Day 20 – 23 March 2015
Woke up early this morning, did a quick pack up and headed to Yanga Homestead. We had a brief visit there on Friday, but arrived too late to see it all without rushing the experience. So with no time restraints today, we decided to make up for it. Time flew, as next thing we knew it was lunch time. We had had a wonderful time looking around and experiencing a history now not lost to the past.
Nikki one of the Parks officers was extremely helpful and a delight to talk to. She put us onto the free self-tour which came with a small audio player and a key to give you access to the homestead rooms. This site is another example of National Parks doing an excellent job and well worth your time in visiting it.
From the Yanga Homestead we headed back to Balranald to pick some food and 40litres of fuel. ($1.275/litre). Heading northwest on the dirt from here, we crossed dry lakes, like Tin Tin Lake, and many red sand dunes before arriving at Mungo Lookout about 1pm.
On arriving at Mungo camping ground we checked in to see if Matt, Michelle and Chloe had made it safely. It was great catching up with them over a beer and hearing about Matt’s off-road motorcycling. Steve was able to compare notes on the Victorian High Country that Matt and Michelle have also done.
As the evening approached we headed down to the Walls of China for dinner. Dinner was inside as the dust was whipped up by every gust of wind. It was be so dry here as the kangaroos were lined up to lick the taps on the picnic area water tanks for a little moisture. Steve drew some water for the the kangaroos – such a big softy he is.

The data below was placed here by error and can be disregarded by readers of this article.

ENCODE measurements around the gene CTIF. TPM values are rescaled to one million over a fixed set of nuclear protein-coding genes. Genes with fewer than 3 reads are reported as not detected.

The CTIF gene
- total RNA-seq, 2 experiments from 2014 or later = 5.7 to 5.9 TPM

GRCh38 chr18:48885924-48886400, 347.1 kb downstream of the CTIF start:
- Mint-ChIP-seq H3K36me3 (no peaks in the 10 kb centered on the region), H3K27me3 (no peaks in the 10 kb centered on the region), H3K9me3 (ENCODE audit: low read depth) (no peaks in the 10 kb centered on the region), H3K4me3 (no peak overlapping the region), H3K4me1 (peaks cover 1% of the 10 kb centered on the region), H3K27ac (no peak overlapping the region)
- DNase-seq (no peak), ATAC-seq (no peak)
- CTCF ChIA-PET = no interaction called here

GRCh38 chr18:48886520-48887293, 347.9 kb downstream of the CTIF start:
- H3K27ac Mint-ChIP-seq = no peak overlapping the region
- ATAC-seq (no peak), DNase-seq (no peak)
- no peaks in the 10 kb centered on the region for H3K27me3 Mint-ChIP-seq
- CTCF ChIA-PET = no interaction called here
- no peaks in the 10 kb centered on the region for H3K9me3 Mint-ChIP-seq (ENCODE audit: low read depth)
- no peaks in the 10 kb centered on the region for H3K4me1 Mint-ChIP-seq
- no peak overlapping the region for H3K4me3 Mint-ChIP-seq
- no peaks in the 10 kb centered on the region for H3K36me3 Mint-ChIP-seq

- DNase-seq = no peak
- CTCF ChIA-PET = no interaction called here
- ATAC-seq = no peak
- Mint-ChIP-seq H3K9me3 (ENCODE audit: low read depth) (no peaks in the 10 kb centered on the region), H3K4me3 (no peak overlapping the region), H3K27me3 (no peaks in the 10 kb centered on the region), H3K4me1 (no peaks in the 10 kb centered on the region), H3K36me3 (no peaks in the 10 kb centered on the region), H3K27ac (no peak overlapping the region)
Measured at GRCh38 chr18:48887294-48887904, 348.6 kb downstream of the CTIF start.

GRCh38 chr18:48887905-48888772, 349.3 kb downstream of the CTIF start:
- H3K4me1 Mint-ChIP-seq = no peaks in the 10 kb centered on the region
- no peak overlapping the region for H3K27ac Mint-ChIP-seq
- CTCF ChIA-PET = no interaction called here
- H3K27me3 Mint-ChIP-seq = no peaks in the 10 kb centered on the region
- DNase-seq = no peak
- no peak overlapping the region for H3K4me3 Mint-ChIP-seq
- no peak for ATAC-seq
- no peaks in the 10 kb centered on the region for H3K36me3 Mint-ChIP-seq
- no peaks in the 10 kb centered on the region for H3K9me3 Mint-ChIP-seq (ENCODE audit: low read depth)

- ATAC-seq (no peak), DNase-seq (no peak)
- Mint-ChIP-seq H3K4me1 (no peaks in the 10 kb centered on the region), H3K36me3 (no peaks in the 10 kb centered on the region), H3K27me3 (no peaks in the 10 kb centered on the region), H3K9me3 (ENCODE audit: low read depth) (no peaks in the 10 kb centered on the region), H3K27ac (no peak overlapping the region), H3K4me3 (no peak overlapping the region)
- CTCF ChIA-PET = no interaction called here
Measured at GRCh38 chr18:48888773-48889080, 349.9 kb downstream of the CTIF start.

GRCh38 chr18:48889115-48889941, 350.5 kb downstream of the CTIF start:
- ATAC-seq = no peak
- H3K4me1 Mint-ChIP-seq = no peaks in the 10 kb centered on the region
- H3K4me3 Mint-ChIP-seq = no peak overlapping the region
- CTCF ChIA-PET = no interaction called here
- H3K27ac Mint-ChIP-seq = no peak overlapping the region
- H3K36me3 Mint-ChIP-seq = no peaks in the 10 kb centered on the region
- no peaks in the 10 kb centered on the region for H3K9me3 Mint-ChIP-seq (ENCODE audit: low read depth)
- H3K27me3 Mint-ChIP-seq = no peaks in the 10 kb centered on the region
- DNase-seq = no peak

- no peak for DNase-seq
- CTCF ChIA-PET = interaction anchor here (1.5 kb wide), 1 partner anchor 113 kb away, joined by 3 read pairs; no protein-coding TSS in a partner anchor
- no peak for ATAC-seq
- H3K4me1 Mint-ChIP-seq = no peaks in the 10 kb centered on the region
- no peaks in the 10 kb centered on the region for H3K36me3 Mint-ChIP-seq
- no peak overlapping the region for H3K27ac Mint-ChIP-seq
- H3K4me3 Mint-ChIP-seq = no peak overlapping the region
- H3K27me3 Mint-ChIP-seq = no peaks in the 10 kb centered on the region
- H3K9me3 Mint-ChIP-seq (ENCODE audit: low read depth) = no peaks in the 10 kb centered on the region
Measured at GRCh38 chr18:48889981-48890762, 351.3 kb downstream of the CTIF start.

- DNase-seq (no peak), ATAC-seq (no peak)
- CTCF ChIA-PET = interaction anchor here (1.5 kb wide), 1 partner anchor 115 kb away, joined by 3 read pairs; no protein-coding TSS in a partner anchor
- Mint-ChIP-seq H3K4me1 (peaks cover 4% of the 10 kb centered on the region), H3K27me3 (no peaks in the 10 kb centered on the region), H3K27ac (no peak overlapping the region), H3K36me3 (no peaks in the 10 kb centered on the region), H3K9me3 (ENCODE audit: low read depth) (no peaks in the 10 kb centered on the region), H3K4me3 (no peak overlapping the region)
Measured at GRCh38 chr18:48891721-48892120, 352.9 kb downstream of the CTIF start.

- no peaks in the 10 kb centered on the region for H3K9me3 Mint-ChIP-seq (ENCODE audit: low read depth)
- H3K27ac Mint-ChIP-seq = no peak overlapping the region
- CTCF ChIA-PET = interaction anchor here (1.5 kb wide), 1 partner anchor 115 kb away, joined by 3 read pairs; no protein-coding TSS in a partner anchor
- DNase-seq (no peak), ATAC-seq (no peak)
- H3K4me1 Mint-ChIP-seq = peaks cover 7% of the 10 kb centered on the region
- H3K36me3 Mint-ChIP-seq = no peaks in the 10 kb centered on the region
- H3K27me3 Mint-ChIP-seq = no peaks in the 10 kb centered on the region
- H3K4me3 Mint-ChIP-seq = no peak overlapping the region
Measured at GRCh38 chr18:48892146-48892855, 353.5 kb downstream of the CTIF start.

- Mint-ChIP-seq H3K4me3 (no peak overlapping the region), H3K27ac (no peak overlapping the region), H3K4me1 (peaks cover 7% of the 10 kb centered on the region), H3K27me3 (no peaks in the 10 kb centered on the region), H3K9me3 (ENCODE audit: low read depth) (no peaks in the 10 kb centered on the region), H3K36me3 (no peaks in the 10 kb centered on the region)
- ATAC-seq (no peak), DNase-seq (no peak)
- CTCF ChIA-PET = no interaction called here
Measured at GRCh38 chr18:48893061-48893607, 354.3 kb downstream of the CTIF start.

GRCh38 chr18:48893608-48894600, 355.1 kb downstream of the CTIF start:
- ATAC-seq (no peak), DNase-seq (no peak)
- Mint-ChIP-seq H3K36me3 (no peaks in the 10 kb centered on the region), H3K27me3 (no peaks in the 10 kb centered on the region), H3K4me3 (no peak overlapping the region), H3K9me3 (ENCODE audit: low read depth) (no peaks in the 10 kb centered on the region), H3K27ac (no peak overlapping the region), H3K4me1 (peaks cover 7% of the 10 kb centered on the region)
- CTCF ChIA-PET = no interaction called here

Mungo National Park was very disappointing, compared to our last visit. So what has changed? You are now not permitted on the lunette (up close to the Walls of China) unless you are accompanied by a licensed tour operator / have a National Park ranger or Aboriginal Elder with you. As a photographer on a casual visit, is was very disappointing as you are only able to photograph the highly publicised lunette (Walls of China) from a distance.
Sadly, the most interesting part of the lunette is dotted with people on the paid tour and therefore detracting further from trying to photographing it. We are so disappointed with what we can now photograph, that we will not return to Mungo National Park and do NOT recommend it to other amateur photographers. It feels like double standards that people with the guides are still allowed to climb over the Walls of China while you cannot even photo them from a distance as they are in the middle of your photo. If you choose the tour option (1 local company charges $175 pp), it ends as soon as the sun sets and this is when we take most of our photos at a location like this.
And to celebrate the beauty of here, Steve and I will show you some of our last photos we took of the area when we were allowed on the lunette a few years ago.